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Accounting Careers and the Boiled Frog

LillypadMost of us are familiar with the story of the frog that was dropped into a pot of boiling water and immediately jumped out to save itself. The same frog later found himself in a pot of water at room temperature. The temperature was gradually increased and the poor frog, not noticing the danger, remained in the pot to suffer an untimely demise. Although not scientifically accurate, the anecdote serves as a metaphor for one’s inability to notice gradual change.

In our careers, we can all feel like we are that frog at times. Just like temperatures, careers can change for the worse, often gradually and without notice. However, if we pay close attention to the red flags in our careers, we can know when to jump long before the water starts to boil.

I would like to share a few thoughts from my own experiences that may help you – whether on a partner or CFO track – detect the warning signs along your career path and keep yourself out of hot water. 

  • Determine whether your position continues to meet your goals and expectations. We accept job offers for a number of reasons, such as the opportunity to gain skills or a better salary. However, time can change the organization and your position could plateau and even erode, causing you to miss out on vital career experience and advancement opportunities. If you’re not continually learning from your job, growing your skills and experience, and building a strong professional network, then perhaps it’s time to take a temperature check.
  • Commit to an organization that both understands and is true to its mission. When we first begin our careers, we are less concerned with how well the organization we work for understands their strategy, builds well-defined target markets and lives up to their value proposition. Yet, as we are promoted through the ranks, those issues have a stronger influence on our careers. Before investing your talent and time in an organization, determine whether it clearly articulates, and is committed to, its mission – and that the mission offers the opportunities you need to reach your career potential.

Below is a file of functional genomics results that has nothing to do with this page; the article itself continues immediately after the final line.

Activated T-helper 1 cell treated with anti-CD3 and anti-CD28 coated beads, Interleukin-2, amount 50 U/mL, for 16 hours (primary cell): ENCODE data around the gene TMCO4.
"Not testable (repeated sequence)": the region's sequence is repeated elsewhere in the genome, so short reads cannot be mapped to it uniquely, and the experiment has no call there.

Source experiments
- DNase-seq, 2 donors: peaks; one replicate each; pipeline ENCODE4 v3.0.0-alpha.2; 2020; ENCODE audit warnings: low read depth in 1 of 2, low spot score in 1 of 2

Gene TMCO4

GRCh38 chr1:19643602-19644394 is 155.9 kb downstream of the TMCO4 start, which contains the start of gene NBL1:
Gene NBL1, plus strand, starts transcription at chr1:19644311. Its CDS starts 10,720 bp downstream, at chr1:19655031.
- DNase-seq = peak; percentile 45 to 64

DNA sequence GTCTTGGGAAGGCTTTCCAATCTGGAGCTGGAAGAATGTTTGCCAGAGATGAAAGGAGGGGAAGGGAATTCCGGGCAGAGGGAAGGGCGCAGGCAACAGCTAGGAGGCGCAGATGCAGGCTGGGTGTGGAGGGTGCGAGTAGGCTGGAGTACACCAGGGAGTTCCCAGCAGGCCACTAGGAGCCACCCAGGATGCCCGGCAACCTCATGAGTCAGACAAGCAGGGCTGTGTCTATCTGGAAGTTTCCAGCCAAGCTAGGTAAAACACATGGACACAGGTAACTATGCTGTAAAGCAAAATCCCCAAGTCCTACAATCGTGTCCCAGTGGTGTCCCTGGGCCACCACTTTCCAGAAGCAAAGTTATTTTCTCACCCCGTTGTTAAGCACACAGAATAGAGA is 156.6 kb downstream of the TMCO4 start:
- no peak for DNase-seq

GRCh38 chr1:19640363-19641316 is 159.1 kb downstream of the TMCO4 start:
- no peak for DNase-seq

• Look to the top when making long-term leadership plans. Many new employees have high aspirations of one day becoming a CFO or a partner at a public accounting firm. First, ask yourself whether you would choose to work or socialize with the current and soon-to-be senior executives. A second, and equally important, question is whether you trust the leadership enough to sign partnership or other executive agreements that can commit you financially and professionally to them and the organization for many years to come. If you answered “yes” to these two questions, then congratulations, you have chosen an organization where you will likely be able to build your career. Otherwise, you may need to check the temperature at other organizations.

It can be difficult to pass up a career opportunity when you’re unemployed and desperate for your next job. Sometimes, circumstances dictate that we stay in a less than ideal job longer than we would like. However, if you can recognize the telltale signs that the organization may not be a long-term fit for you and create a vision for your own professional path, you will be prepared to act when the right opportunity comes along, and leap from the pot before the water heats up.

What are some of the warning signs you watch for when deciding whether to make the jump?

Dan Griffiths, CPA, CGMA, Director of Strategic Planning, Tanner, LLC. Dan specializes in working with organizations that find themselves at a strategic inflection point, including start-ups, turnaround and restructuring projects. Dan is a graduate of the 2010 AICPA Leadership Academy and in 2011-12 served as the chair of the AICPA’s Young CPA Network Committee. He was recently selected to serve as Utah’s elected member of the AICPA governing Council. He earned B.S. and M.A. degrees from Brigham Young University.


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